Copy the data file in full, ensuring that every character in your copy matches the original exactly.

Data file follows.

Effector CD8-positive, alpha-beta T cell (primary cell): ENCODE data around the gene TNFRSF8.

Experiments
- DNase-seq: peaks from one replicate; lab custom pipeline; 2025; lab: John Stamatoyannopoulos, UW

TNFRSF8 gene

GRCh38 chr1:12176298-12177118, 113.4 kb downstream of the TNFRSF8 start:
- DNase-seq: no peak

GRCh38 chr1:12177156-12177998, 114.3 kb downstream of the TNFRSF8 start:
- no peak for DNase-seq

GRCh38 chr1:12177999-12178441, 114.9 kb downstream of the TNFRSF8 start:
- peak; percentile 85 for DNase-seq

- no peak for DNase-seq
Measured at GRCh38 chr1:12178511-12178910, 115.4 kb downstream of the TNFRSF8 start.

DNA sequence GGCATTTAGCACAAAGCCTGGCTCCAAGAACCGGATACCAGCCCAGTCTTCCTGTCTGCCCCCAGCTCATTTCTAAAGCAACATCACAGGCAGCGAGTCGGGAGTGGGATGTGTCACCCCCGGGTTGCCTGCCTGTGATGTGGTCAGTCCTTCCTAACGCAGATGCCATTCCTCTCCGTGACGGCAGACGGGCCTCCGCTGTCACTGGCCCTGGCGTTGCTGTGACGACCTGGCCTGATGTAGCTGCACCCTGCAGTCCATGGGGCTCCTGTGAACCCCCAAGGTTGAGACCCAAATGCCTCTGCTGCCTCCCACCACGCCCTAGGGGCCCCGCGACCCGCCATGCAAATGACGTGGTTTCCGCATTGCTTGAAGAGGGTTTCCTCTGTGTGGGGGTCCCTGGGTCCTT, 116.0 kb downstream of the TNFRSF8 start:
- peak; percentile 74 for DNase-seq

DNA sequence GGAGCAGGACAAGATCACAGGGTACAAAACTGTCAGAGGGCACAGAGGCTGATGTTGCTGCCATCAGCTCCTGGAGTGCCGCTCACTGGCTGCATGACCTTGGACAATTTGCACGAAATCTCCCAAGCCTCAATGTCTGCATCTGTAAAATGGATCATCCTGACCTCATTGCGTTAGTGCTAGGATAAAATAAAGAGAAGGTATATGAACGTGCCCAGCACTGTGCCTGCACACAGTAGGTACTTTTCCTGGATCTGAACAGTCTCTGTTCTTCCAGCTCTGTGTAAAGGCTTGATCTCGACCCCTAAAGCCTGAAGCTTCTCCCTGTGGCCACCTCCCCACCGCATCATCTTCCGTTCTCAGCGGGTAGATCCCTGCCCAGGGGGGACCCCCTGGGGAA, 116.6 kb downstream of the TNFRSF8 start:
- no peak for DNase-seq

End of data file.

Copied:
Effector CD8-positive, alpha-beta T cell (primary cell): ENCODE data around the gene TNFRSF8.

Experiments
- DNase-seq: peaks from one replicate; lab custom pipeline; 2025; lab: John Stamatoyannopoulos, UW

TNFRSF8 gene

GRCh38 chr1:12176298-12177118, 113.4 kb downstream of the TNFRSF8 start:
- DNase-seq: no peak

GRCh38 chr1:12177156-12177998, 114.3 kb downstream of the TNFRSF8 start:
- no peak for DNase-seq

GRCh38 chr1:12177999-12178441, 114.9 kb downstream of the TNFRSF8 start:
- peak; percentile 85 for DNase-seq

- no peak for DNase-seq
Measured at GRCh38 chr1:12178511-12178910, 115.4 kb downstream of the TNFRSF8 start.

DNA sequence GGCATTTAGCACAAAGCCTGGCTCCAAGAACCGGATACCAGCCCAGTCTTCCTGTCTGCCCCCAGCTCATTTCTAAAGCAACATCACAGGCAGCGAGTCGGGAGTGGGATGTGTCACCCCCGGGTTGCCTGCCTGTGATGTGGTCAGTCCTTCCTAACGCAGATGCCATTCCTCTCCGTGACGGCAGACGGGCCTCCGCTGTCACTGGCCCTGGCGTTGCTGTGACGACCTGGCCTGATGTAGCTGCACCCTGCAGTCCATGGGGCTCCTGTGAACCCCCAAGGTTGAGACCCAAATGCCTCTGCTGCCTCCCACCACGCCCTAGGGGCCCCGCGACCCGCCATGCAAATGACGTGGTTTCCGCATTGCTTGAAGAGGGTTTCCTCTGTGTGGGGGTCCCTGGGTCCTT, 116.0 kb downstream of the TNFRSF8 start:
- peak; percentile 74 for DNase-seq

DNA sequence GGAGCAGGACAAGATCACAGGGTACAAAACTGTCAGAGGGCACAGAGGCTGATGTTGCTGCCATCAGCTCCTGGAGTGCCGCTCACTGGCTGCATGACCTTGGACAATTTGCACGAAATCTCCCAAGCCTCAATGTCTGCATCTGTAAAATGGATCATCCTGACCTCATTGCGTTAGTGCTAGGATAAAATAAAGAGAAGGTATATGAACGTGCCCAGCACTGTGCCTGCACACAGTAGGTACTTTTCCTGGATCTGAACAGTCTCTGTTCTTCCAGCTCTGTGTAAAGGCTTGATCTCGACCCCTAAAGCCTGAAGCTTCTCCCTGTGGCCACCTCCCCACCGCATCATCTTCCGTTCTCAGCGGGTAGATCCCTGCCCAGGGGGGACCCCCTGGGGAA, 116.6 kb downstream of the TNFRSF8 start:
- no peak for DNase-seq